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June 2, 1992


The opinion of the court was delivered by: LEONARD D. WEXLER


 WEXLER, District Judge

 Plaintiff/counterclaim defendant, Irwin Plotkin ("Plotkin"), brought the above-referenced action against defendant/counterclaim plaintiff, Bearings Limited ("Bearings"), as well as defendants, John Bauer ("Bauer"), Michelle Saunders, Jeff D. Feldman, and Martin Granowitz (collectively "defendants"), alleging, inter alia, violations of the Employee Retirement Income Security Act ("ERISA"), 29 U.S.C. §§ 1024(b)(4) and 3211(a)(1)(B). On November 21, 1991, this Court granted defendants' motion to dismiss plaintiff's ERISA claims and declined to hear the state court claims and counterclaims brought by both Plotkin and Bearings. Now before the Court is Bearings' application for attorney's fees in the amount of $ 16,059.75, and $ 328.12 in costs and disbursements pursuant to 29 U.S.C. § 1132(g)(1). For the reasons that follow, the application is denied.


 On July 6, 1990, Bearings, a ball and roller bearings importer/exporter, terminated Plotkin, who for fifteen years had been an employee of that company. *fn1" On February 7, 1991, Plotkin filed the action upon which this motion is based alleging, inter alia, a violation of 29 U.S.C. § 1024(b)(4). *fn2" Specifically, he contended that defendants had failed to respond within the required thirty day period to written requests for information about Bearing's pension plan made to Bauer, on May 3 and 21, 1990, two months prior to Plotkin's termination. Plotkin admitted to receiving the information on February 20, 1991, approximately ten months after he made the request. Plotkin asked the Court to exercise its discretion to impose upon defendants, pursuant to § 1132(c)(1)(B), *fn3" a $ 100 per day penalty commencing June 1, 1990.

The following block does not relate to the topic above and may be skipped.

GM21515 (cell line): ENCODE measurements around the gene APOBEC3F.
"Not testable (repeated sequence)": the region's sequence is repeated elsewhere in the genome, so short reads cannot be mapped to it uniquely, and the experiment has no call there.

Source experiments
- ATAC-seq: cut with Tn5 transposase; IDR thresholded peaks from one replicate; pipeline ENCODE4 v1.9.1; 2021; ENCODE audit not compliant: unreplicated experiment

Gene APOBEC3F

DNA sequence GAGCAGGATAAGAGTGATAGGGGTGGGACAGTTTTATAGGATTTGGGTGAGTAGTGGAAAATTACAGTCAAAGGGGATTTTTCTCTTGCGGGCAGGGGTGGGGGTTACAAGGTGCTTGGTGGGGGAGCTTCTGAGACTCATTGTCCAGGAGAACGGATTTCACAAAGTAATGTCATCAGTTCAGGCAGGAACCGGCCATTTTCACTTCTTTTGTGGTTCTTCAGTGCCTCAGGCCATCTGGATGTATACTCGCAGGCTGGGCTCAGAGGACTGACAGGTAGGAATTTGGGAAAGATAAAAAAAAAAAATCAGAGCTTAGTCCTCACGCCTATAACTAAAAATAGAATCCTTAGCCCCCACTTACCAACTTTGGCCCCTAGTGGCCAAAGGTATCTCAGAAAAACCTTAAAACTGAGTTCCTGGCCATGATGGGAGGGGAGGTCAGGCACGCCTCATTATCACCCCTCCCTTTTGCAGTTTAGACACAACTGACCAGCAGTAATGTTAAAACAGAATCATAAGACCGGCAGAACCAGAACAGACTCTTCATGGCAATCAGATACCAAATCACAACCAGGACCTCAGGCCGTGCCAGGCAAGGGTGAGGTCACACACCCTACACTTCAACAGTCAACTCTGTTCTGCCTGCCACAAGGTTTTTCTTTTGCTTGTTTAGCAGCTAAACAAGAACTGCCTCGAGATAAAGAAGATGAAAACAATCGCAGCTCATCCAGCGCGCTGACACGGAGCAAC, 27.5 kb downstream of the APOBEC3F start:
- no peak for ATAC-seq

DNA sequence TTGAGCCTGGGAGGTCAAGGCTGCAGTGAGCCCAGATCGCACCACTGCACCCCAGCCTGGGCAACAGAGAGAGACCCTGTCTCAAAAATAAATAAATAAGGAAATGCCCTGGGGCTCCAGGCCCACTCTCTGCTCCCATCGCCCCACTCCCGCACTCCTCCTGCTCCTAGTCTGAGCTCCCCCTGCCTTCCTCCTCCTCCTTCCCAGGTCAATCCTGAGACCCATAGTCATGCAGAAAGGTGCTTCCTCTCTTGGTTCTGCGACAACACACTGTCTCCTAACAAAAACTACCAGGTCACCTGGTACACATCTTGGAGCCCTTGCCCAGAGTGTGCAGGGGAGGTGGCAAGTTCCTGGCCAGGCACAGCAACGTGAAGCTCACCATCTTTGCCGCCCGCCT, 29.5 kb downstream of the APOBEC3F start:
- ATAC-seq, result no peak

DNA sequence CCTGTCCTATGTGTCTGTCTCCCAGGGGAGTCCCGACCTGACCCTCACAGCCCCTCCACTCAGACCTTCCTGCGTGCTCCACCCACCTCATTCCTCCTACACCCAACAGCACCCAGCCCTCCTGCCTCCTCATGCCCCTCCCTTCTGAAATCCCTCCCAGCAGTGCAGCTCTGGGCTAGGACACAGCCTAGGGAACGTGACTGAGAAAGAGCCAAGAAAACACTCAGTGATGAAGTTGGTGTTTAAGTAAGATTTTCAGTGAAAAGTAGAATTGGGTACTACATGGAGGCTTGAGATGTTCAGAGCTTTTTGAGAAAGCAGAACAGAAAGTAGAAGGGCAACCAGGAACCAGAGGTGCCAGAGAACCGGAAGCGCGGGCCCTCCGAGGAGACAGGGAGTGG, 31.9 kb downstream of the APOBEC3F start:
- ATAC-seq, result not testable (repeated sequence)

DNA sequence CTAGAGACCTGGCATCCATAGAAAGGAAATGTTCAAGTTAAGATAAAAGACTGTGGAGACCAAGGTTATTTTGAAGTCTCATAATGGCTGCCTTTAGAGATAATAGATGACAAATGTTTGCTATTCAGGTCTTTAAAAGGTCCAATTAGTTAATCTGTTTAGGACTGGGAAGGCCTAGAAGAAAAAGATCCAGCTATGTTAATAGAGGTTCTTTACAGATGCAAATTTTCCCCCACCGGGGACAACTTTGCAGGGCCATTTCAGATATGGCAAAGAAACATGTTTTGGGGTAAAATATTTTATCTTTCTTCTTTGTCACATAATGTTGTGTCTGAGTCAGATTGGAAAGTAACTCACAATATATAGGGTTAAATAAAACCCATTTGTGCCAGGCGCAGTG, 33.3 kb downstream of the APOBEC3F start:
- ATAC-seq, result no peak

The Court dismissed without prejudice Plotkin's § 1024(b)(4) claim after determining that he had failed to allege that he was harmed or otherwise prejudiced by the delay in receiving the information. Moreover, the Court found that he had not asserted that defendants acted in bad faith or that the delay was intentional. Thus, the Court declined to impose a penalty under 29 U.S.C. § 1132(c)(1)(B).

 In addition, the Court dismissed with prejudice Plotkin's claim that defendants failed to properly clarify his rights to future benefits as required by 29 U.S.C. § 1132(a)(1)(B). The Court found that the record revealed that Plotkin was provided with that information several months before he commenced this action. Finally, the Court declined to exercise supplemental jurisdiction over Plotkin's state claims and Bearings' counterclaims.


 Bearings asks this Court to exercise its discretion to award attorney's fees and costs as provided by 29 U.S.C. § 1132(g)(1); see also Fase v. Seafarers Welfare and Pension Fund, 589 F.2d 112, 116 (2d Cir. 1978). In deciding whether a party is entitled to attorney's fees under that section, the Court must consider five factors. They are:

 (1) the degree of the offending party's culpability or bad faith, (2) the ability of the offending party to satisfy an award of attorney's fees, (3) whether an award of fees would deter others from acting similarly under like circumstances, (4) the relative merits of the paries' positions and (5) whether the action sought to confer a common benefit on a group of pension plan participants.

 Miles v. New York State Teamsters Conference, Etc., 698 F.2d 593, 602 n.9 (2d Cir.) (citing Ford v. New York Cent. Teamsters Pension Fund, 506 F. Supp. 180, 183 (W.D.N.Y. 1980), aff'd, 642 F.2d 664 (2d Cir. 1981)), cert. denied, 464 U.S. 829, 78 L. Ed. 2d 108, 104 S. Ct. 105 (1983); see also Carpenters Southern Admin. Corp. v. Russell, 726 F.2d 1410, 1415 (9th Cir. 1984); Hummell v. S.E. Rykoff & Co., 634 F.2d 446, 454 (9th Cir. 1980). It is to be noted that none of these factors is dispositive and some may not be applicable to a particular case. Russell, 726 F.2d at 1416 (citation omitted).